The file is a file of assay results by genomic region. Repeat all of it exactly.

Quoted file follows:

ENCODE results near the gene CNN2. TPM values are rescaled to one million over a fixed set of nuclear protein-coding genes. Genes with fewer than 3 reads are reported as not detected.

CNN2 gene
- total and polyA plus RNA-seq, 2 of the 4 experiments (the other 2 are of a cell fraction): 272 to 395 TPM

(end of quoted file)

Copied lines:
ENCODE results near the gene CNN2. TPM values are rescaled to one million over a fixed set of nuclear protein-coding genes. Genes with fewer than 3 reads are reported as not detected.

CNN2 gene
- total and polyA plus RNA-seq, 2 of the 4 experiments (the other 2 are of a cell fraction): 272 to 395 TPM